A very large boulder sits beside the old tote road a hundred meters east of the lookout area. Though it looks like an “Erratic” left there by the receding glaciers long ago it probably isn’t because it appears to be derived from the same rock formation beneath it.
The boulder is a biological delight since it carries a fine garden on its top and sides. Growing there are small birches, clusters of grasses, sparse flowers, blackberry vines, poison ivy, and a hanging garden of ferns. Next to the boulder is a curious oak whose trunk tightly grips its side.
THE MYSTERY PITS
There are two groups of mystery pits near the scenic lookout. One group lies across the tote road from the boulder mentioned above. The yellow trail goes through the other group as it winds through the Hemlock grove northeast of the lookout. Thus far no one has satisfactorily explained their origin. Can you?
THE HEMLOCK STANDS
The once lush, cool stands of Eastern Hemlock behind the lookout appear to be dying. They are heavily infested with wooly adelgids, invasive sap-sucking insects accidentally introduced from Asia. The toxin they inject while feeding is gradually killing the hemlocks here as well as throughout Southern New England. Ongoing research on integrated control of the pests shows some promise of eventually bringing them under control.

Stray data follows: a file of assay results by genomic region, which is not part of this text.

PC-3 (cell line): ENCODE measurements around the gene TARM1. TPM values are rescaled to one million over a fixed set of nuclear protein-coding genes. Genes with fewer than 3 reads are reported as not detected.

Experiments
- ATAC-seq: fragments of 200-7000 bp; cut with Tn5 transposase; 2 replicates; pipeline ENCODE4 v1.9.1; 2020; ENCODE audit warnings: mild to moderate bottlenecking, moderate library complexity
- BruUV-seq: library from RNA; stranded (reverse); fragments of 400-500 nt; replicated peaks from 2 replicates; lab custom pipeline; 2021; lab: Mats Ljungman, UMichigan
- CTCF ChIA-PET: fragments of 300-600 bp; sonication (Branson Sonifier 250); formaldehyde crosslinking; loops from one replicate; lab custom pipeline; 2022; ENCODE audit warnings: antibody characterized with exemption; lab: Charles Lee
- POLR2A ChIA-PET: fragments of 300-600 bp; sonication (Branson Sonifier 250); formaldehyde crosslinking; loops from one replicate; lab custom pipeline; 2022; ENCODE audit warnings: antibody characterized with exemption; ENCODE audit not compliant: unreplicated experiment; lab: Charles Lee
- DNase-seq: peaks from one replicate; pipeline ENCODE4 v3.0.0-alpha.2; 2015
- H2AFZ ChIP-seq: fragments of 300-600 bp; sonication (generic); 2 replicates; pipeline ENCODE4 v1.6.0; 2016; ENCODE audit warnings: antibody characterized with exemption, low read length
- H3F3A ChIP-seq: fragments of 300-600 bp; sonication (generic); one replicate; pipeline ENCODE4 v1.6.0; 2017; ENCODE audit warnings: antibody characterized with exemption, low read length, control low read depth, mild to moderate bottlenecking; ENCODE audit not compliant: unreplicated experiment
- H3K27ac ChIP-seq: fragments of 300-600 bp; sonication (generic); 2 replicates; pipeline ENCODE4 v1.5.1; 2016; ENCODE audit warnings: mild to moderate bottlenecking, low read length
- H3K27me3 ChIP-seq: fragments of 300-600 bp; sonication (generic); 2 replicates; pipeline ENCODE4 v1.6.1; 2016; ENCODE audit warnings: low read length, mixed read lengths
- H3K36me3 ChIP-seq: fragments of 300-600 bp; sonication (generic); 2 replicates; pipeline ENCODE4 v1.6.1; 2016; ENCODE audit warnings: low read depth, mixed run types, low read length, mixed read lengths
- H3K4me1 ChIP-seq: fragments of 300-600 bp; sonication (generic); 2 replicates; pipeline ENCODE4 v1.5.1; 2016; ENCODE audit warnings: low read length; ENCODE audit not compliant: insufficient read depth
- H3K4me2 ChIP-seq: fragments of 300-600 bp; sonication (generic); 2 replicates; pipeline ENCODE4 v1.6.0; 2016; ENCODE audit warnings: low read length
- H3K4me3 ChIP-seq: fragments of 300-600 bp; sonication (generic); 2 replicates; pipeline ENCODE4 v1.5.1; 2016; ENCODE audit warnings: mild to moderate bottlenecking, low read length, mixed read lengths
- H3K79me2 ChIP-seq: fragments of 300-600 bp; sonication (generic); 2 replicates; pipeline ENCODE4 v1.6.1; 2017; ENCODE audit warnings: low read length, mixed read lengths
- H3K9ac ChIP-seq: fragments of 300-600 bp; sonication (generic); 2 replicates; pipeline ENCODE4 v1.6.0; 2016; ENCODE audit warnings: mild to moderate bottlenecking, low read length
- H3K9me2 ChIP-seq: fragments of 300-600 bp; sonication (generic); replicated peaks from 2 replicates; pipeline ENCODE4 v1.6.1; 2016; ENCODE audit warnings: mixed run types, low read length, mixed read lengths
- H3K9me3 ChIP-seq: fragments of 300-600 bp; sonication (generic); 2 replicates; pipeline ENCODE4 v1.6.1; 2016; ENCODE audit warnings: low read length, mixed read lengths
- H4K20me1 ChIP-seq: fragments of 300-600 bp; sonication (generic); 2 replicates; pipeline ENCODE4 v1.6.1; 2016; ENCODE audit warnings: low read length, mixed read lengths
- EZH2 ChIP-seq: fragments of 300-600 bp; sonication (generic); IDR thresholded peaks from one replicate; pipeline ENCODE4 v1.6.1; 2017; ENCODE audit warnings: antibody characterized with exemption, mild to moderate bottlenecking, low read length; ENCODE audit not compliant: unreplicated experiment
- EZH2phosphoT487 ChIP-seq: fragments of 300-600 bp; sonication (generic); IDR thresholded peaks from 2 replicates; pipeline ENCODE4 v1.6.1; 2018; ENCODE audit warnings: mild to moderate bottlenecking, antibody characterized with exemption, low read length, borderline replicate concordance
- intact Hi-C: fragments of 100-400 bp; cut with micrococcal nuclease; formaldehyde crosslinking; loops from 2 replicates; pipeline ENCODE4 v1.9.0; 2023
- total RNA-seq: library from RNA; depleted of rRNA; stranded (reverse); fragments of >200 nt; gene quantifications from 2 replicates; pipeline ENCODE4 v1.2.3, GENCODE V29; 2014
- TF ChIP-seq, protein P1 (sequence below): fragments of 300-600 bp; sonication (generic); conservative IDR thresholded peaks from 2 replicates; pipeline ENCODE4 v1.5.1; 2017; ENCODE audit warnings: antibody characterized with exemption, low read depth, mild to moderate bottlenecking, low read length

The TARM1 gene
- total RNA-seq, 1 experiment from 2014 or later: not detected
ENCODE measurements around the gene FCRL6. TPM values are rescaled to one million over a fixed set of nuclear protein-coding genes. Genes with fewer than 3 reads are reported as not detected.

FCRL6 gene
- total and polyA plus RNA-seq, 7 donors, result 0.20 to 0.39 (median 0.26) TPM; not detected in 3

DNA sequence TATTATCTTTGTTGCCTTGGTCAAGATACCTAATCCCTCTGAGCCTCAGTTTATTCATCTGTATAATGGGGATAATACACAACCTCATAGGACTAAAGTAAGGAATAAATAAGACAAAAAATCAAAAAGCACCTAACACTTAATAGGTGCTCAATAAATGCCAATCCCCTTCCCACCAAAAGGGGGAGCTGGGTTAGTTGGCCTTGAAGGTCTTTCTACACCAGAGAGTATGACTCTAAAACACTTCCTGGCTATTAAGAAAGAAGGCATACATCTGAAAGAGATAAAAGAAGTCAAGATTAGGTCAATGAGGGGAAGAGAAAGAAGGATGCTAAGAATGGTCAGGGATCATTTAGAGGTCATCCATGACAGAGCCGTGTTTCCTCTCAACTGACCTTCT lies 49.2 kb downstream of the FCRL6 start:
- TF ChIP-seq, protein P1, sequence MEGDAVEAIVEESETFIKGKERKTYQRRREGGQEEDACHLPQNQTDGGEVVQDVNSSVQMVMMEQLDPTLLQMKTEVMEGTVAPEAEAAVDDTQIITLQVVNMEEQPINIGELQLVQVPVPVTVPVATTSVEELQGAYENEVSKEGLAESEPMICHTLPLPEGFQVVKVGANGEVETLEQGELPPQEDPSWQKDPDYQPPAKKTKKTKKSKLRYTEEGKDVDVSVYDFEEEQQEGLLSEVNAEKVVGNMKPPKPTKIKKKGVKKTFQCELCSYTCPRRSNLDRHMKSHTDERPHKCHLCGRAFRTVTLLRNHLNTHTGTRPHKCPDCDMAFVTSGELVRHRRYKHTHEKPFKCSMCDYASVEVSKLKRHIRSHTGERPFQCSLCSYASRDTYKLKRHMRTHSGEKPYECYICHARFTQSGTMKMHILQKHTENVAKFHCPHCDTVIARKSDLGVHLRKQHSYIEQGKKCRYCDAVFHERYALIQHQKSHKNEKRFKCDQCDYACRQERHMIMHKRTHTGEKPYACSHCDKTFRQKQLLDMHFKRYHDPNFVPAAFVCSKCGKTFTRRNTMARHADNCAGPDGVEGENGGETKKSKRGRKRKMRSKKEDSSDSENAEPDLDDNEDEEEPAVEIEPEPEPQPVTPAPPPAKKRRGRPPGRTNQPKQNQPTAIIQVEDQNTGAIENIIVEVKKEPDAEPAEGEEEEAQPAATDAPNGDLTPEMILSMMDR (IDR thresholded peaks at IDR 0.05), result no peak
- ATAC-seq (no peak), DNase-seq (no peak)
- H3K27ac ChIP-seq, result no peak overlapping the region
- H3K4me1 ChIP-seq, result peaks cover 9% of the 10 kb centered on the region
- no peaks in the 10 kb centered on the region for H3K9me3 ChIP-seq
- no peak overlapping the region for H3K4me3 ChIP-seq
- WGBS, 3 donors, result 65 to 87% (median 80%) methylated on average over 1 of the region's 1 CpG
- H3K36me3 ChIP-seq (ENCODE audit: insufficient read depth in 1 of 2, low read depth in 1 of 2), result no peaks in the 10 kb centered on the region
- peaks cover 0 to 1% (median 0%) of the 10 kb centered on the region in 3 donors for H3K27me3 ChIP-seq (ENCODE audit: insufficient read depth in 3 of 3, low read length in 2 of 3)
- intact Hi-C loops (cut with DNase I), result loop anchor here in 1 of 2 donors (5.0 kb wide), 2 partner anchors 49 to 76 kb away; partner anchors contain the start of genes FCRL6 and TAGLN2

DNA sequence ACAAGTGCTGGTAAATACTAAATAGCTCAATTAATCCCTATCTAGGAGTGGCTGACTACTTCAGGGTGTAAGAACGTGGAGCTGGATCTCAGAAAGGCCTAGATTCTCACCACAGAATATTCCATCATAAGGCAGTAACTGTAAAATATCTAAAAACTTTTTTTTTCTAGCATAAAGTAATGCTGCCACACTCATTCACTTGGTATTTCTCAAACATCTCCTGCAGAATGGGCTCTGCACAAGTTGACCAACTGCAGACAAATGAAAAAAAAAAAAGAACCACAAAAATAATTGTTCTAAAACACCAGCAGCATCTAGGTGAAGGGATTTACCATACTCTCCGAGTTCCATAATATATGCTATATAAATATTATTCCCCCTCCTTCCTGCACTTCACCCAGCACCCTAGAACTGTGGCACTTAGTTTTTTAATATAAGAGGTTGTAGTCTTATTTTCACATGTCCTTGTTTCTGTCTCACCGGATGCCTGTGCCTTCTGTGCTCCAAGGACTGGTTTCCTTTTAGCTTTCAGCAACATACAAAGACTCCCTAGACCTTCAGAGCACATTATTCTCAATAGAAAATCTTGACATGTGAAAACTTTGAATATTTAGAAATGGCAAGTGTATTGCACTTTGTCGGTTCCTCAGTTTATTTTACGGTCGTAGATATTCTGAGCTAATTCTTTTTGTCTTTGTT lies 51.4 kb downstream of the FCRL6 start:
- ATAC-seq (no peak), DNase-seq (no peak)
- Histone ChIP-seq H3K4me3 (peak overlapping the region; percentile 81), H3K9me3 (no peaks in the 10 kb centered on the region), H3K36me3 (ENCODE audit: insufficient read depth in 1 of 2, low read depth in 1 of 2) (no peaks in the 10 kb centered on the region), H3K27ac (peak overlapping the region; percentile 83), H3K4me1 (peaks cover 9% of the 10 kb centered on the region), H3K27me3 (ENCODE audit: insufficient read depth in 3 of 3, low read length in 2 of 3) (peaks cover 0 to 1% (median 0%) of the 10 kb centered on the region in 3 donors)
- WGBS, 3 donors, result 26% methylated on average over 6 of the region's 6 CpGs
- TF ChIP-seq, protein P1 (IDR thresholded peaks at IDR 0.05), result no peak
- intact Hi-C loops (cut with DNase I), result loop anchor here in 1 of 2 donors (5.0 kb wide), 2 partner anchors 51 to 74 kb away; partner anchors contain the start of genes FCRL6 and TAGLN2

The property is strategically located along the ridge extending north from Bald Mountain. It contains a section of Gillette Brook and is the home to extensive wildlife since it is near other protected areas including the Shenipsit State Forest.
Whitaker Woods is one of the most popular Land Trust properties. The NCLT and the Town of Somers partnered on raising the $1,200,000.00 needed to fund this purchase and each provided half. Somers then turned the property over to NCLT ownership.
It is conveniently located near the center of Somers, is 266 acres in size, and has an excellent network of trails. A parking area is provided on Wells Road and the trail system connects to the McCann Family Farm trail system and parking area.